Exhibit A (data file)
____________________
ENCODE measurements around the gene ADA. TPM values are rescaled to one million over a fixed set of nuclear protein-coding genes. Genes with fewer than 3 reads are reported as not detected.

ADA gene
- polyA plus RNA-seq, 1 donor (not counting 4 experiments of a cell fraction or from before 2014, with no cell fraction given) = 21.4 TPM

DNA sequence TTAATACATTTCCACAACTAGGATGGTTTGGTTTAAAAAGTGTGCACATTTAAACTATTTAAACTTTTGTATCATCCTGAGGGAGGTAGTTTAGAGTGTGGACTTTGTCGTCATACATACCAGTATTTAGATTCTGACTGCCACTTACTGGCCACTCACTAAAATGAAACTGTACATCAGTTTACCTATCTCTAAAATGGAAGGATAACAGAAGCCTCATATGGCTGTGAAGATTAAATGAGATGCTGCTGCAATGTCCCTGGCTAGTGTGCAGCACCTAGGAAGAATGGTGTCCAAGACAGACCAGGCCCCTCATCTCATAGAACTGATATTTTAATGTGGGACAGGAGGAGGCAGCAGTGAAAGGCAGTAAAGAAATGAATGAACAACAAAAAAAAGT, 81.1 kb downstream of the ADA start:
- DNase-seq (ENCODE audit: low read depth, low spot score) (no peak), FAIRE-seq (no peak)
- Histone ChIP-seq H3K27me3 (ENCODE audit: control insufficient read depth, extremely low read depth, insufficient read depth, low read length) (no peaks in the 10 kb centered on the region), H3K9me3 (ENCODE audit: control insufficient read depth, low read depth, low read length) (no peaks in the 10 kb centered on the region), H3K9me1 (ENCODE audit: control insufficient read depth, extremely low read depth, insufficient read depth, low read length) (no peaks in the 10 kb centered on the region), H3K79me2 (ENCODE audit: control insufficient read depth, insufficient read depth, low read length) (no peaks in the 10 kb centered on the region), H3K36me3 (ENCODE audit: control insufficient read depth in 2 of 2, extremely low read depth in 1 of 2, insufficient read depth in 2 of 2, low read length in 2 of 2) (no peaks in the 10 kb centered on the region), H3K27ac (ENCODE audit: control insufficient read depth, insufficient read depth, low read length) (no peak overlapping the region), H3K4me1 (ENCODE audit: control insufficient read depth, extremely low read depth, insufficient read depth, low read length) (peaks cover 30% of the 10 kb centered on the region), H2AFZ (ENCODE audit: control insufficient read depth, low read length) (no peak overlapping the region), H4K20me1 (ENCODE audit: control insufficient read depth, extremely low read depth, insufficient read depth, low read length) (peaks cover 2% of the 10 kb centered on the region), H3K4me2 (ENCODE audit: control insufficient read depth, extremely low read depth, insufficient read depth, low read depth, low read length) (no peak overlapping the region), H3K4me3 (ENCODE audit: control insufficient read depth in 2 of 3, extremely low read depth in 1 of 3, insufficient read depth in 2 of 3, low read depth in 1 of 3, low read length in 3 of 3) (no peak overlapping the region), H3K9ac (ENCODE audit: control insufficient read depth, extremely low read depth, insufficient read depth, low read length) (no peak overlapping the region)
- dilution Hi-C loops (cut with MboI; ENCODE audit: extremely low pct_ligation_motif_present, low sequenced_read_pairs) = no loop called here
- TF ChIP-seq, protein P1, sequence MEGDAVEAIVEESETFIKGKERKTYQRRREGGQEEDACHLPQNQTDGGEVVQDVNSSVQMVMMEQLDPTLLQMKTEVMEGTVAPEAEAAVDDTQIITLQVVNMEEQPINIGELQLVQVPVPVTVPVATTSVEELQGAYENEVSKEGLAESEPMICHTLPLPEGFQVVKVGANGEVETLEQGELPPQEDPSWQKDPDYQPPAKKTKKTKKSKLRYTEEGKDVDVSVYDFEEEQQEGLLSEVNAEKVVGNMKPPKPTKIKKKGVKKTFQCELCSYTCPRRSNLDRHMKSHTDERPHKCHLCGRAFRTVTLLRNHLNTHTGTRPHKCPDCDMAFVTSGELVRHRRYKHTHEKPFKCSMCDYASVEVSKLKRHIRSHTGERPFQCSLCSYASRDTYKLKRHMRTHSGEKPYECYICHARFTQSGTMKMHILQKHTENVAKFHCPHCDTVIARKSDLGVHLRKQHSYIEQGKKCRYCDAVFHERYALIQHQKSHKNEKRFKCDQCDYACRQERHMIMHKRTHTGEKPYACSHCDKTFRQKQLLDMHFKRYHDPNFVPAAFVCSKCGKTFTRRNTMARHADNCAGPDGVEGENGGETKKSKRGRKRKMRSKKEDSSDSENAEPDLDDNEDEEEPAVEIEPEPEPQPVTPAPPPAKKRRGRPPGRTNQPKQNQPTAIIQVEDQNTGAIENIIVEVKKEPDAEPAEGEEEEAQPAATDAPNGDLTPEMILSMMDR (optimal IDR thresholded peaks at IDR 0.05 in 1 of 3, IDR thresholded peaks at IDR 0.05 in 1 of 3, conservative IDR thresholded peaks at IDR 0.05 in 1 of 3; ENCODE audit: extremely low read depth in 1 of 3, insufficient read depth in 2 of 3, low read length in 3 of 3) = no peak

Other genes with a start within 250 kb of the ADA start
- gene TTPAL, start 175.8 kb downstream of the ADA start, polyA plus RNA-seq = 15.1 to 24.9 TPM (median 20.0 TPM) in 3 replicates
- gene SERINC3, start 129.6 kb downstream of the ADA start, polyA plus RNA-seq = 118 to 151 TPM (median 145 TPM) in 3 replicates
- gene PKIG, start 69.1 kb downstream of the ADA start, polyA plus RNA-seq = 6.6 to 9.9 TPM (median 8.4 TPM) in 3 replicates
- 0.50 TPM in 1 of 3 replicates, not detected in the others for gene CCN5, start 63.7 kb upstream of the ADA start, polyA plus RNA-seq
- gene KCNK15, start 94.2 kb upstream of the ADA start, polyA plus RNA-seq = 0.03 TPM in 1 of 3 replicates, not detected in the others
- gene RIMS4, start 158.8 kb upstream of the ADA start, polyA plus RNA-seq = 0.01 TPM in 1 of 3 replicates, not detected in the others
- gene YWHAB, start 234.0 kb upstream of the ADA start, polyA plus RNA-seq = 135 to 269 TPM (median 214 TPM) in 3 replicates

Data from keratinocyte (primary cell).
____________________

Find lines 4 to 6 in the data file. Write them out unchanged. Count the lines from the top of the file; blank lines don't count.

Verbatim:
DNA sequence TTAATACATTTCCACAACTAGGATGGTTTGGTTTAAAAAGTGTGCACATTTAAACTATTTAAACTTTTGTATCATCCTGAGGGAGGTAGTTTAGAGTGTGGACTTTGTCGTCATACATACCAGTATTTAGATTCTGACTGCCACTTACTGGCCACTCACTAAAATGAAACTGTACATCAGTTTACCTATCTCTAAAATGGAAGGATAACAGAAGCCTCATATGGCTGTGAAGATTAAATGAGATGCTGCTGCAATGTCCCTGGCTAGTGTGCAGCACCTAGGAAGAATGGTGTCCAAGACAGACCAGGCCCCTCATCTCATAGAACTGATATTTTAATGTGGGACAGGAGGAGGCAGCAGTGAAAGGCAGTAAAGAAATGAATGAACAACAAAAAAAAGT, 81.1 kb downstream of the ADA start:
- DNase-seq (ENCODE audit: low read depth, low spot score) (no peak), FAIRE-seq (no peak)
- Histone ChIP-seq H3K27me3 (ENCODE audit: control insufficient read depth, extremely low read depth, insufficient read depth, low read length) (no peaks in the 10 kb centered on the region), H3K9me3 (ENCODE audit: control insufficient read depth, low read depth, low read length) (no peaks in the 10 kb centered on the region), H3K9me1 (ENCODE audit: control insufficient read depth, extremely low read depth, insufficient read depth, low read length) (no peaks in the 10 kb centered on the region), H3K79me2 (ENCODE audit: control insufficient read depth, insufficient read depth, low read length) (no peaks in the 10 kb centered on the region), H3K36me3 (ENCODE audit: control insufficient read depth in 2 of 2, extremely low read depth in 1 of 2, insufficient read depth in 2 of 2, low read length in 2 of 2) (no peaks in the 10 kb centered on the region), H3K27ac (ENCODE audit: control insufficient read depth, insufficient read depth, low read length) (no peak overlapping the region), H3K4me1 (ENCODE audit: control insufficient read depth, extremely low read depth, insufficient read depth, low read length) (peaks cover 30% of the 10 kb centered on the region), H2AFZ (ENCODE audit: control insufficient read depth, low read length) (no peak overlapping the region), H4K20me1 (ENCODE audit: control insufficient read depth, extremely low read depth, insufficient read depth, low read length) (peaks cover 2% of the 10 kb centered on the region), H3K4me2 (ENCODE audit: control insufficient read depth, extremely low read depth, insufficient read depth, low read depth, low read length) (no peak overlapping the region), H3K4me3 (ENCODE audit: control insufficient read depth in 2 of 3, extremely low read depth in 1 of 3, insufficient read depth in 2 of 3, low read depth in 1 of 3, low read length in 3 of 3) (no peak overlapping the region), H3K9ac (ENCODE audit: control insufficient read depth, extremely low read depth, insufficient read depth, low read length) (no peak overlapping the region)